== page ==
Sharks

NHL draft lottery: How Sharks will be impacted by league's new setup

NHL draft lottery: How Sharks will be impacted by league's new setup

Twenty-four NHL teams can now turn their full attention to the restarting of the currently-paused season. The Sharks are not one of them.

Having slipped into last place in the Western Conference just prior to the indefinite pause due to the coronavirus pandemic, San Jose did not qualify for the expanded postseason structure NHL commissioner Gary Bettman described Tuesday. The Sharks' season, as well as those of the Detroit Red Wings, Ottawa Senators, Los Angeles Kings, Anaheim Ducks, New Jersey Devils and Buffalo Sabres, are now over.

Which means, it's time to turn their attention to the offseason.

San Jose general manager Doug Wilson has his work cut out for him. The Sharks finished the abbreviated 2019-20 campaign with their worst points percentage in his 16-year tenure at the helm. There are some obvious needs that must be addressed. Of course, they won't be able to utilize their own first-round draft pick -- which they gave up in the trade to acquire Erik Karlsson -- in order to do so.

Bettman announced that the first phase of the 2020 NHL Draft lottery will be held on Friday, June 26, and really, there is no change as far as San Jose is concerned. As the team with the third-worst points percentage, the Sharks' first-round pick (owned by Ottawa) will have the same odds of landing first overall -- 11.5 percent -- as it would have anyway. Obviously, though, no matter where it ends up, the selection will belong to the Senators.

15 teams in total will be included in the lottery, which is the same as prior years. The seven teams that didn't qualify for the expanded playoffs will be joined by the eight teams that lose in the qualifying round. It's fairly complex, but as it relates to the Sharks, their first-round pick automatically will fall within the top six overall selections. Ottawa's own first-round pick is guaranteed to fall within the top five, and combined with San Jose's first-rounder, there is a great chance the Senators will have two picks in the top five, if not the top three.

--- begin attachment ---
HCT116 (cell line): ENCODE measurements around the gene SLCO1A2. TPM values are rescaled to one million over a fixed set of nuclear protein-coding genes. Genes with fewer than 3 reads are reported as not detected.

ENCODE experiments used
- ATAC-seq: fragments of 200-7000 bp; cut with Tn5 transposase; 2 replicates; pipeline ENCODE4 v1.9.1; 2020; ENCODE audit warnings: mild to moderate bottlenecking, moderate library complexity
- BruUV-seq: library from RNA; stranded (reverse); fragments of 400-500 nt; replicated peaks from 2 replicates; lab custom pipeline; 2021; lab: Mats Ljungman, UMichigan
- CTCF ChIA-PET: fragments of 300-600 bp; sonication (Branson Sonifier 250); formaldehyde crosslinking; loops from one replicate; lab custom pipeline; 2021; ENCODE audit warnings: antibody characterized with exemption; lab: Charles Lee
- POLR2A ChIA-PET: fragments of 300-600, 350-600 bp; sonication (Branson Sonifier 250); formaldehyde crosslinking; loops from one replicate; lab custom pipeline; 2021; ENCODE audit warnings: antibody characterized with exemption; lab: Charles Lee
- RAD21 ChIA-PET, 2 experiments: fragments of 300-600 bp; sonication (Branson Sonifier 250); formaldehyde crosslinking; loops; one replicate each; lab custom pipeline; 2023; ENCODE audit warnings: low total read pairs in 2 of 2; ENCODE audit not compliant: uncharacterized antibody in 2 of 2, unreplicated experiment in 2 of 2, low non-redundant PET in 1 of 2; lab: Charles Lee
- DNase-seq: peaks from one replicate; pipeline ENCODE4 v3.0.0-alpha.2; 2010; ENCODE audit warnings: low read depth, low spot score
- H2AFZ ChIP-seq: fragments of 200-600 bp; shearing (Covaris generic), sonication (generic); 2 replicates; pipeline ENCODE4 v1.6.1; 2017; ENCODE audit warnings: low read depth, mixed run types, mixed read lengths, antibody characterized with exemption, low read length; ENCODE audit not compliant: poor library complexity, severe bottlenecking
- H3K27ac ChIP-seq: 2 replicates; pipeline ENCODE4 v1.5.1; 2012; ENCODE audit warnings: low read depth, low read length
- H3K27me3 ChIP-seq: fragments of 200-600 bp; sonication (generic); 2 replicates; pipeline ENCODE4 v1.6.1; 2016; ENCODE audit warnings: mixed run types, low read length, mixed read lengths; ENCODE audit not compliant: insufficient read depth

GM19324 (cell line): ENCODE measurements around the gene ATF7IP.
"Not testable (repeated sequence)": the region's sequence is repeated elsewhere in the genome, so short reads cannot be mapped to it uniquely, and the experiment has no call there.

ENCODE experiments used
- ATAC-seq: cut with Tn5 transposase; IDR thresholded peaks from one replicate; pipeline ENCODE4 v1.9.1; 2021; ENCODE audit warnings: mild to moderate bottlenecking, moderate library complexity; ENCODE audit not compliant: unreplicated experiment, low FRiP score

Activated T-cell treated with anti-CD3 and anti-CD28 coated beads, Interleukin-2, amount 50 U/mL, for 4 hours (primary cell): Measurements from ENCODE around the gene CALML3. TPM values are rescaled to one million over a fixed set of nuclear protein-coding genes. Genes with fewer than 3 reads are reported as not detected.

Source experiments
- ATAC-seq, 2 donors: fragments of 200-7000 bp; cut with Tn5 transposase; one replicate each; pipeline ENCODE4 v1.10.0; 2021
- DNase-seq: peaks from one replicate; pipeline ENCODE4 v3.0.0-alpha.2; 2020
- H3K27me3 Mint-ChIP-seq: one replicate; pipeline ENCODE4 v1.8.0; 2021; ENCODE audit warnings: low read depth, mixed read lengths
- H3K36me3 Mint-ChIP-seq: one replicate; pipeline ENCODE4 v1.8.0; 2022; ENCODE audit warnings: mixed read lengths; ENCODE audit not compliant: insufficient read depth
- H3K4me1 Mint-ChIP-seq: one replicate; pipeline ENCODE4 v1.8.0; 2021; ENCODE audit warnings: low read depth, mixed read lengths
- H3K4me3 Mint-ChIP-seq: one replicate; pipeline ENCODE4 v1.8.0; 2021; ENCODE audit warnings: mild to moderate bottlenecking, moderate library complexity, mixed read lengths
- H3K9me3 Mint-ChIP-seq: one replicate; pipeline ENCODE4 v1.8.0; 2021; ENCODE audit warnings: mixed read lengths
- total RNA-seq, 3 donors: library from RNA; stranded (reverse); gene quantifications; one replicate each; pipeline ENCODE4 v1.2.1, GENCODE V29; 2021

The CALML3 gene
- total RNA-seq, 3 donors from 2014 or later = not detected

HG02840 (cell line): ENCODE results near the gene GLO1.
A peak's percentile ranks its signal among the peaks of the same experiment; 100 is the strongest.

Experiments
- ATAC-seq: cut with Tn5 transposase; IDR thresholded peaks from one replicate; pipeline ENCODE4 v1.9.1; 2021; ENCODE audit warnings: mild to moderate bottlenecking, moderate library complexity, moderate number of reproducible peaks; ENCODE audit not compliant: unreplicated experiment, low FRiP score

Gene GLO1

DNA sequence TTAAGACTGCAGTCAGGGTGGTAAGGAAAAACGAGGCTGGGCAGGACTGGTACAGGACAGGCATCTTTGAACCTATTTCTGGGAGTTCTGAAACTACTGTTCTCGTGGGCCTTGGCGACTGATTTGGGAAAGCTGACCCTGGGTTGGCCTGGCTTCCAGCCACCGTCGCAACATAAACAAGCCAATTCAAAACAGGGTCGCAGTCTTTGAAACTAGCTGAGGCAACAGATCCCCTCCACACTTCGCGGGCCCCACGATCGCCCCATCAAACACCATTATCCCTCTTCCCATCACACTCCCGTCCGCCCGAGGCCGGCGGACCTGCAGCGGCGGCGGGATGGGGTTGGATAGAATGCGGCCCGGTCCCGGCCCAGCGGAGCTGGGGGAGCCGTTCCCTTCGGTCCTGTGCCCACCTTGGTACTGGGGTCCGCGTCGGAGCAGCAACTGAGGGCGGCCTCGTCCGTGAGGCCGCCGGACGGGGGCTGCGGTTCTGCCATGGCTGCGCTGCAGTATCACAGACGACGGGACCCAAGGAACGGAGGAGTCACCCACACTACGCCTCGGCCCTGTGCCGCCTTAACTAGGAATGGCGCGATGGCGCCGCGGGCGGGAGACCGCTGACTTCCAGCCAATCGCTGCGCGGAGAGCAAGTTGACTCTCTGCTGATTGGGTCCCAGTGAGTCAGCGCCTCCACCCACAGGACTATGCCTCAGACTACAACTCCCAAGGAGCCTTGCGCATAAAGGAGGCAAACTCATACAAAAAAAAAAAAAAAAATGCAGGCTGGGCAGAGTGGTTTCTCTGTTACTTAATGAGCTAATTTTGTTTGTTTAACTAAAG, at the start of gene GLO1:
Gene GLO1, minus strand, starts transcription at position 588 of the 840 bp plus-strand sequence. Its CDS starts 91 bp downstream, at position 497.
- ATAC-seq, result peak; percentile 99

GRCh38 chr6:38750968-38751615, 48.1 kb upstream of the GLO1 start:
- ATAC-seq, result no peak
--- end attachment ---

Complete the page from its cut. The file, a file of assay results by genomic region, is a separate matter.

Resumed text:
That's tremendous for Ottawa, and might make things look even bleaker for the Sharks. But, the fact of the matter is, we've known San Jose wouldn't have its own first-rounder for quite some time now, and more importantly, it was the right decision to make. Hindsight is 20/20 and it's easy to question it now, but players like Karlsson are not a dime a dozen. He is on the shortlist of the best defensemen in the NHL, and the package San Jose gave up for him -- even including the 2020 first-rounder -- absolutely was worth it. You make that trade 100 times out of 100, and the same goes for the extension, too.

So, yes, the Sharks likely will miss out on a chance to acquire one of the top overall talents in the upcoming draft, but that can't be viewed in a vacuum. Not to mention, San Jose actually does own a first-round pick in the draft, which they acquired from the Tampa Bay Lightning in exchange for Barclay Goodrow at the trade deadline. 

[RELATED: What you need to know as Sharks' long offseason begins]

The Lightning had the second-best points percentage in the Eastern Conference when the season was paused, so it is impossible that their first-round selection will fall within the first 15 overall picks, as they're not subject to the qualifying round. The earlier Tampa Bay gets eliminated, however, the earlier their first-rounder -- owned by the Sharks -- will fall in the first round.